Under Pressure: Central Heating Systems and Expansion Tanks

There’s was a time when all ‘wet’ central heating systems worked in roughly the same way. But with the rise of new technologies things have changed. There are a number of different types of system around and as a home owner it’s important to understand the differences and what they mean to you.

Under Pressure

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Older Systems

In older central central heating systems the boiler and radiator system was constantly fed with water from a small tank in the loft known as a feed and expansion tank – separate from the main cold water header tank. This would top up any losses in the system and also catch any water from expansion in the system.

The system is dosed with corrosion inhibitor via this tank too in order to prevent rusting inside radiators leading to a build up of sludge in the system.

Condensing and Combis

All new gas boilers since 2005 – and oil boilers since 2007 – have to be condensing types. This means they recapture some of the waste heat that would otherwise have disappeared out of the flue,for greater efficiency.

Any new boiler installation in Woking or elsewhere from a company such as www.rjplumbingandheating.co.uk has to be a condensing boiler. Many think this means it needs to be a combi but in fact that’s not the case. You can have a system boiler that’s condensing but not a combi.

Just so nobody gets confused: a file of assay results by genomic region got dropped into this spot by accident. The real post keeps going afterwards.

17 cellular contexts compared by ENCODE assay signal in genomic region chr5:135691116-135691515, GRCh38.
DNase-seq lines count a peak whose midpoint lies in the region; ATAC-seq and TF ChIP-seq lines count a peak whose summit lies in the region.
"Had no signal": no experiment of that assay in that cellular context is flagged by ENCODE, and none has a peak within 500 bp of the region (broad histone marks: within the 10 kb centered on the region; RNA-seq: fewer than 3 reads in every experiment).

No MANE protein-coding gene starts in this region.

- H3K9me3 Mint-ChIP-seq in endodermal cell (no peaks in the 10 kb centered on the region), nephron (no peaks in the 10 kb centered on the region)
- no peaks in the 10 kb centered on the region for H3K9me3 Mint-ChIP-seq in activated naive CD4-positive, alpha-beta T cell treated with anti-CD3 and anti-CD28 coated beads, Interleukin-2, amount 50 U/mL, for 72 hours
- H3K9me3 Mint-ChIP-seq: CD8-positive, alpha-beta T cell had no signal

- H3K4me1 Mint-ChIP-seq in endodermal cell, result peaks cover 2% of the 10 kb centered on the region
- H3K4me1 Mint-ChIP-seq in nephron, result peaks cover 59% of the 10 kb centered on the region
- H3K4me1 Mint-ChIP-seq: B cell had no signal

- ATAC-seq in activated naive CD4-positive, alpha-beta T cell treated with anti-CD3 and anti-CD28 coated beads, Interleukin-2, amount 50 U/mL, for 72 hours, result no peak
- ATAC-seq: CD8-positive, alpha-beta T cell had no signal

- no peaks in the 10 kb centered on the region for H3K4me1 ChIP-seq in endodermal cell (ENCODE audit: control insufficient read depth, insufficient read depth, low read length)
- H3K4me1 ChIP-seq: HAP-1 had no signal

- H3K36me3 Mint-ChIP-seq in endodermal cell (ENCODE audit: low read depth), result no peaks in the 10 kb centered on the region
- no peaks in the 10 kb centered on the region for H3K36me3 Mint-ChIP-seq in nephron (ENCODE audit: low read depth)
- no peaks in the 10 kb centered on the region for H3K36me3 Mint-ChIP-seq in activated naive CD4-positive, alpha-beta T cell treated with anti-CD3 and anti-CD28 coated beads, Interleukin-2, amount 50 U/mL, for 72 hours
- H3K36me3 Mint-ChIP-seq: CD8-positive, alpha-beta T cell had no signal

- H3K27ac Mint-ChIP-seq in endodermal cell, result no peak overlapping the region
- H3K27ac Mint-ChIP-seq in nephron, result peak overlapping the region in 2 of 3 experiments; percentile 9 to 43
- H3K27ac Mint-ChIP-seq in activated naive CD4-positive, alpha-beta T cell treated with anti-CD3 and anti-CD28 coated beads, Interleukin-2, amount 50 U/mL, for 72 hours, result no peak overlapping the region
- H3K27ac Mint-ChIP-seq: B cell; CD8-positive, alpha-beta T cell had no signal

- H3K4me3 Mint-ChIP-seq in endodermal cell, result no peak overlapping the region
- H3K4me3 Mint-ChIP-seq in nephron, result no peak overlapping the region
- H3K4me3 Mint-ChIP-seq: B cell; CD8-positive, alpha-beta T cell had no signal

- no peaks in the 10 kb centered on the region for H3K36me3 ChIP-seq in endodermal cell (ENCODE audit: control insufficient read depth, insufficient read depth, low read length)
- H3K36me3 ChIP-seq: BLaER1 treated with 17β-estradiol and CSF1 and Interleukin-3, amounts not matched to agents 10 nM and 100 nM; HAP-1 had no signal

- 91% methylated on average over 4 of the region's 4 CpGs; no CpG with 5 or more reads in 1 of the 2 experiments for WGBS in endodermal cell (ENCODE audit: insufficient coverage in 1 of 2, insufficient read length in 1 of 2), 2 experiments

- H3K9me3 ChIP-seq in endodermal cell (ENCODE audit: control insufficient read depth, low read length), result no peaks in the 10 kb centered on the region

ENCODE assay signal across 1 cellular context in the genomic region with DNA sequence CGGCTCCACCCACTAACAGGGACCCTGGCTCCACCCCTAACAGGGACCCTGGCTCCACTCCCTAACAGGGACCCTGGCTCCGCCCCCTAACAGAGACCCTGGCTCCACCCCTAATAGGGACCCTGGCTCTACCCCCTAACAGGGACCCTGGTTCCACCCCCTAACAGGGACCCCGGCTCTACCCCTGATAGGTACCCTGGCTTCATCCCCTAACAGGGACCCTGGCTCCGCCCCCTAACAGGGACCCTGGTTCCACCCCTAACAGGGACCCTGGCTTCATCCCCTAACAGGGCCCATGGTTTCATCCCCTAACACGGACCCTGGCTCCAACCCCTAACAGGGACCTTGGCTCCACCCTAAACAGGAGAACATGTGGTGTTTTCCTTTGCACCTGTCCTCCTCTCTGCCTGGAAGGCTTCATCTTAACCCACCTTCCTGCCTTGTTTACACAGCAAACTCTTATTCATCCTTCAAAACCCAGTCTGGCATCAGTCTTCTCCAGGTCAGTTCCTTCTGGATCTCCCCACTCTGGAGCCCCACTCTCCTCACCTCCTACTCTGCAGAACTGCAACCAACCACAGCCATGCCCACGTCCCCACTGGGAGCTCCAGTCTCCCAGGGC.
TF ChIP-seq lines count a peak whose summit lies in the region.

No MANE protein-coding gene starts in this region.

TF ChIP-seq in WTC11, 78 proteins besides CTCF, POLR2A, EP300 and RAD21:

A combi boiler heats water on demand rather than having a hot water storage cylinder. It also doesn’t have a feed and expansion tank, instead it has a pressurised system. There is usually a pressure gauge on the boiler which you’ll need to keep an eye on. If the pressure drops too low the boiler will stop working and needs to be topped up via a filling loop. Non-combi condensing boilers may still have a feed and expansion tank as on older types of system.

What to Choose

If you use a lot of hot water, thanks to a large family, or you have a large house, you’ll probably be better off with a system boiler. Smaller properties and people who use less hot water are likely to be better off with a combi.

Compared to an older boiler any condensing type is likely to make significant savings on the amount of fuel you burn.

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